Defending a divisive project, the former German Chancellor insists a pipe to Russia will not harm the environment
The Baltic Sea gas pipe will bolster EU energy security and will not hurt the environment, ex-German chancellor turned Gazprom employee Gerhard Schroeder said in Brussels on Wednesday (7 February), defending one of the most divisive projects in the EU today.
"I have no problem in taking part in a project that helps the security of supply of all of Europe," the chairman of Gazprom subsidiary Nord Stream - which is developing the project - said. "Wherever I can be helpful in talks with individuals [at a political level] I will do my best."
"It is an EU and a Russia project of a size that has never been completed before," Mr Schroeder went on, amid plans to seek European Investment Bank funding to help meet the costs of the ??12 billion scheme. "We're seeing Europe and Russia working together like never before in the past."
The 1,200km pipe, from Vyborg in Russia to Greifswald in Germany, will carry 55 billion cubic metres of gas a year - over 10 percent of EU consumption at present levels - with an environmental impact assessment due in mid-2007, the first metal to hit the seabed in 2008 and gas deliveries to start in 2010.
Nord Stream shareholders include German firms E.ON and BASF, with the Netherlands' Gasunie expected to join in spring and with some gas to be trans-shipped from Germany to the UK, the Netherlands and France. The firm on Wednesday also said it is "technically possible" to build a branch link to Poland.
But Poland strongly dislikes Nord Stream despite its international dimension, saying it destroys EU "energy solidarity" and could see Russia put political pressure on the former communist EU member states by cutting off land-based gas flows in future.
Last year, one Polish minister compared the pipe to the wartime Molotov-Ribbentrop pact to partition Poland. Last week, Polish prime minister Jaroslaw Kaczynski said one of the key reasons for worsening Polish-German relations is that he keeps hearing "the pipeline will be built."
The Baltic States and Sweden have also raised environmental and security concerns about the project, which will see heavy construction work on top of WWI and WWII seabed ammunition dumps in the Baltic that contain dangerous chemical weapons.
"If there is contact with water, the mustard gas will form nodules that will stay more or less inert...so we do not fear any explosion," Nord Stream director Dirk von Ameln said, based on preliminary studies.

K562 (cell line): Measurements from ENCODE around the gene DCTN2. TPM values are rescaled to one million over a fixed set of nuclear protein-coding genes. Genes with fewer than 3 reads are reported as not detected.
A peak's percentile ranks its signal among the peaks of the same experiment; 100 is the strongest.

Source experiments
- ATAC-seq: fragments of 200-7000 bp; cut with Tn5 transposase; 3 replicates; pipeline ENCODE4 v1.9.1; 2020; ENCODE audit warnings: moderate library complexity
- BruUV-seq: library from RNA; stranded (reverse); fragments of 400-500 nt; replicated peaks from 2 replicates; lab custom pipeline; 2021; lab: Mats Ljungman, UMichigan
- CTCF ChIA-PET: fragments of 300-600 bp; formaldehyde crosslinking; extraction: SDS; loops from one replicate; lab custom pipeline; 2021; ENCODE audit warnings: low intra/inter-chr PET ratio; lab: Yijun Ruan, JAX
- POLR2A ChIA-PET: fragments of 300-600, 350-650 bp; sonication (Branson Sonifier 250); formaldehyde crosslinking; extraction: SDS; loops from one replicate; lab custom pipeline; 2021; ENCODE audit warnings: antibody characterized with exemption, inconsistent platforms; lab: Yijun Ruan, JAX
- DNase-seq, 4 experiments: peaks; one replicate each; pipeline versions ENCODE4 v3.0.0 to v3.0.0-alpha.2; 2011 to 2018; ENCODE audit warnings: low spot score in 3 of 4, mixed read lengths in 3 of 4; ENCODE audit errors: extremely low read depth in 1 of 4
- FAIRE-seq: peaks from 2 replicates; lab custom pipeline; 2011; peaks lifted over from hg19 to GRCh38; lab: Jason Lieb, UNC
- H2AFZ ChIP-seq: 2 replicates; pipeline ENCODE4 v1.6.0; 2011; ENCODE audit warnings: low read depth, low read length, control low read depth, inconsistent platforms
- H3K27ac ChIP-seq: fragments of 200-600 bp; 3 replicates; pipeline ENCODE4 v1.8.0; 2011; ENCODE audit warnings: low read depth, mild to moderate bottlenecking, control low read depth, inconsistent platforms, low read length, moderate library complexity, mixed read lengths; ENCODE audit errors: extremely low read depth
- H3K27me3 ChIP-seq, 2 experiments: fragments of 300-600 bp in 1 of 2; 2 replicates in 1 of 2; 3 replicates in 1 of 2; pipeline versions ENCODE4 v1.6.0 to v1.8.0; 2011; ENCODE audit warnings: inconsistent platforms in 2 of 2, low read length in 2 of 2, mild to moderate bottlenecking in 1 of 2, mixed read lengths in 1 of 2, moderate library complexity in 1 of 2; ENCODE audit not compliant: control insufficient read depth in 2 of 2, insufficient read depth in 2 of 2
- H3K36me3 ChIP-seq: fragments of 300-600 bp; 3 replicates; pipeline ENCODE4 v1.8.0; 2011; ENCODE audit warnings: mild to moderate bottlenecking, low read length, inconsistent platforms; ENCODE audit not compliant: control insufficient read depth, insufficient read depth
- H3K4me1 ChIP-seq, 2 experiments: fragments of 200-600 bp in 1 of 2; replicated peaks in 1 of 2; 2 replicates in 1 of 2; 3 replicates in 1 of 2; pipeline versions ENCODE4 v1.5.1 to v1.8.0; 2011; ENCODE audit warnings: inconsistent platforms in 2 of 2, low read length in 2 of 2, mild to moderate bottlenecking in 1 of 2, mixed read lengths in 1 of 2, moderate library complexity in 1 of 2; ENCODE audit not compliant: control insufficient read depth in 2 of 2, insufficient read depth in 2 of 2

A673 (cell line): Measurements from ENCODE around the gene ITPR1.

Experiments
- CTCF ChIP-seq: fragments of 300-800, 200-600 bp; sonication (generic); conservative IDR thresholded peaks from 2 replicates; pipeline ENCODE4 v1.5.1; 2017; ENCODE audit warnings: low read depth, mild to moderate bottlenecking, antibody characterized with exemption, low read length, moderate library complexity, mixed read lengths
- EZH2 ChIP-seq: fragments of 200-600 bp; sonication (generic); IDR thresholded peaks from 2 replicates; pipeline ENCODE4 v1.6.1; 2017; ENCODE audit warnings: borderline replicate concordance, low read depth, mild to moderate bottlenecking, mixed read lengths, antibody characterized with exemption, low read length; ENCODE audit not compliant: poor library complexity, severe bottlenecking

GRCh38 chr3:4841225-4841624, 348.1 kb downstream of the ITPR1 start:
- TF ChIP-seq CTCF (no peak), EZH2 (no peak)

"We are taking everybody's concerns very seriously," Mr Schroeder added, on the Swedish foreign ministry's worry that the Russian military might exploit pipeline infrastructure to set up listening posts on the Nordic country's doorstep.
The German ex-chancellor caused a furore at home when he took the lucrative Gazprom job in 2005 just weeks after brokering the pipeline deal at government level. Current chancellor Angela Merkel has backed the pipe, but has frostier relations with Russia's Mr Putin, once described by Mr Schroeder as a "crystal-clear democrat."
Mr Schroeder on Wednesday pushed the Russian line that recent supply shocks with Belarus and Ukraine - which damaged Russia's reputation as a reliable supplier in the EU - are "purely economic" and had no political dimension, while stressing that "Russia provided energy in the Cold War and there were never any problems with supplies."
But the ex-chancellor also showed glimpses of the canny pragmatism that characterised his foreign policy while still in power and which continues to function inside the German government in the person of foreign minister Frank-Walter Steinmeier - Mr Schroeder's ex-cabinet chief.
"Where are the alternatives to Russia?" Mr Schroeder asked in the context of soaring EU gas imports, mentioning Algeria, Libya, Qatar, Nigeria and international pariah Iran. "You have to think if this would be politically better than Russia. My view...is that as far as security and stability of supply goes, Russia is the best option."